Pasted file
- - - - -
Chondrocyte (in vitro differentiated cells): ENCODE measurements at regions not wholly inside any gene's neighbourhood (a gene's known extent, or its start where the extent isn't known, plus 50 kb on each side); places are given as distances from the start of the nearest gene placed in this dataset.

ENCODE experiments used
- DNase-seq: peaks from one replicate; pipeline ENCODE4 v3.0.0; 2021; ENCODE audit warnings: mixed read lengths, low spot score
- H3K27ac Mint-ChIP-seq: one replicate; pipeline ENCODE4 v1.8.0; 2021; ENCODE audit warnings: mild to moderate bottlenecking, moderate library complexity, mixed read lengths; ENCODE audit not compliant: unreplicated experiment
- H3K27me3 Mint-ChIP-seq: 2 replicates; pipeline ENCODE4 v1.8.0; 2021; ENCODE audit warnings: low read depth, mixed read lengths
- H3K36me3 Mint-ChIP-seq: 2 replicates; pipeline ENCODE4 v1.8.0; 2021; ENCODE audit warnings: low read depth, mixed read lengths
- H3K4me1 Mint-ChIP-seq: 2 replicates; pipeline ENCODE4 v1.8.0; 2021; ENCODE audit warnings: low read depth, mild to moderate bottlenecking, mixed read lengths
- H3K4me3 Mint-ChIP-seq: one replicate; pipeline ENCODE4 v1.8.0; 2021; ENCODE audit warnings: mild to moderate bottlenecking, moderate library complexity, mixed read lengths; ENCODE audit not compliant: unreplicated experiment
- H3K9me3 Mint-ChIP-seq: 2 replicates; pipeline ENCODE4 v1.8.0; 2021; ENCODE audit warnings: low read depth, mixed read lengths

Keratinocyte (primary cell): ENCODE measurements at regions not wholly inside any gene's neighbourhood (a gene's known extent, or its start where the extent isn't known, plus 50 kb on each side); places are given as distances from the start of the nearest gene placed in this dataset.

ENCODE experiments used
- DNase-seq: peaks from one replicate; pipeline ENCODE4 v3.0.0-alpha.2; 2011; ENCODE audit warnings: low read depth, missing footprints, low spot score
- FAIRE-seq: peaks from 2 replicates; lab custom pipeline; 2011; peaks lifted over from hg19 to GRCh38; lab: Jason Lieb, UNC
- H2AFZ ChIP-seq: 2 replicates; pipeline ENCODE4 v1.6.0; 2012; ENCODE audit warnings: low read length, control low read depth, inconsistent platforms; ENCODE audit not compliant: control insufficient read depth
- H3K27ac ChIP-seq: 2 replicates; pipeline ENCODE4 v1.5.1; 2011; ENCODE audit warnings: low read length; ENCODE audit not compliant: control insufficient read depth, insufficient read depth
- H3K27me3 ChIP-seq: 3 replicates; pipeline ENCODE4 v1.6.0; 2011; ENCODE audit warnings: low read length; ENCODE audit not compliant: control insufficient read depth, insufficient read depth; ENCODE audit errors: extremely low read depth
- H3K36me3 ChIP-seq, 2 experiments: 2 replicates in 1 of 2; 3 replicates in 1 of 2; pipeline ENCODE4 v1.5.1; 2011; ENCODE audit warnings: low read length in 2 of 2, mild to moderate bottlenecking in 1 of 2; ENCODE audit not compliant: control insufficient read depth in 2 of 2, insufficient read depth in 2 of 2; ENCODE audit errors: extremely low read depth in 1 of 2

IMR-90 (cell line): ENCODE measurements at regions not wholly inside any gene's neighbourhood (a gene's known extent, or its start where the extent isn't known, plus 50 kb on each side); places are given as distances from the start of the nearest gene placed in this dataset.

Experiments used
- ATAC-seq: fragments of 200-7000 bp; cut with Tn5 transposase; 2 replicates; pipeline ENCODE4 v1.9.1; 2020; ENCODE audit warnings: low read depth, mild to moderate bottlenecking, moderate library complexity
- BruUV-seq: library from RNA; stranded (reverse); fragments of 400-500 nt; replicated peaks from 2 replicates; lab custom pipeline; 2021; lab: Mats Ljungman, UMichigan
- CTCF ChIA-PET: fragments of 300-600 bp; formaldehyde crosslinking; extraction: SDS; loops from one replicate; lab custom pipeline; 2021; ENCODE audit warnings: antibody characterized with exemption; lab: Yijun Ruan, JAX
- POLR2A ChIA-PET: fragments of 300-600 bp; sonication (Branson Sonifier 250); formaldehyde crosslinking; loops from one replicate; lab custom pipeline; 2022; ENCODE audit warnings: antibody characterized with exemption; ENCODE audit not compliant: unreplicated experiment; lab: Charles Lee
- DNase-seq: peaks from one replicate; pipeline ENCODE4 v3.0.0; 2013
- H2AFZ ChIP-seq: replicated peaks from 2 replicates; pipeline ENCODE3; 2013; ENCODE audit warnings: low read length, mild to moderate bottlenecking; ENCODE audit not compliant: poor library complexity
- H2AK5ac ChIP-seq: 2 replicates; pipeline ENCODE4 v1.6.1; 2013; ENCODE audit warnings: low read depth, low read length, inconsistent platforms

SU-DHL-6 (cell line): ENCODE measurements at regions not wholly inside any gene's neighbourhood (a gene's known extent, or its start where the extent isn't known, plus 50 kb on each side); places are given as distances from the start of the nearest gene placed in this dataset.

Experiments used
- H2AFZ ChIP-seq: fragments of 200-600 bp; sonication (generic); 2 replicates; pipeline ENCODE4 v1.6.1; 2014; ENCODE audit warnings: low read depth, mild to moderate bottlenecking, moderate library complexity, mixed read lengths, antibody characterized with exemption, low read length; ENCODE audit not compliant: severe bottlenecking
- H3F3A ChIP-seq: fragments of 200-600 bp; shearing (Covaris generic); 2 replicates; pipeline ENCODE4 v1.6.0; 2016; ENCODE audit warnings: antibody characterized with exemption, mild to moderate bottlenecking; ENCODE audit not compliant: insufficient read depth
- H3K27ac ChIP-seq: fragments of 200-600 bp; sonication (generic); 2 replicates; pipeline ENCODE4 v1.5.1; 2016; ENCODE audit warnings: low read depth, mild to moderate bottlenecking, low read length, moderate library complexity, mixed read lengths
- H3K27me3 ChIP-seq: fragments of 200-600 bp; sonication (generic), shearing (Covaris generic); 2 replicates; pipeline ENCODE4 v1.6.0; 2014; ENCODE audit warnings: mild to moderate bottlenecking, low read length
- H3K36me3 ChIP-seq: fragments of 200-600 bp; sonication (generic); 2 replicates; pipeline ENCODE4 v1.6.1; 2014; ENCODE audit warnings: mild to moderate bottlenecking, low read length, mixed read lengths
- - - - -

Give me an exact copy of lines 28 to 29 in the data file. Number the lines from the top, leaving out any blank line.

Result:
Experiments used
- H2AFZ ChIP-seq: fragments of 200-600 bp; sonication (generic); 2 replicates; pipeline ENCODE4 v1.6.1; 2014; ENCODE audit warnings: low read depth, mild to moderate bottlenecking, moderate library complexity, mixed read lengths, antibody characterized with exemption, low read length; ENCODE audit not compliant: severe bottlenecking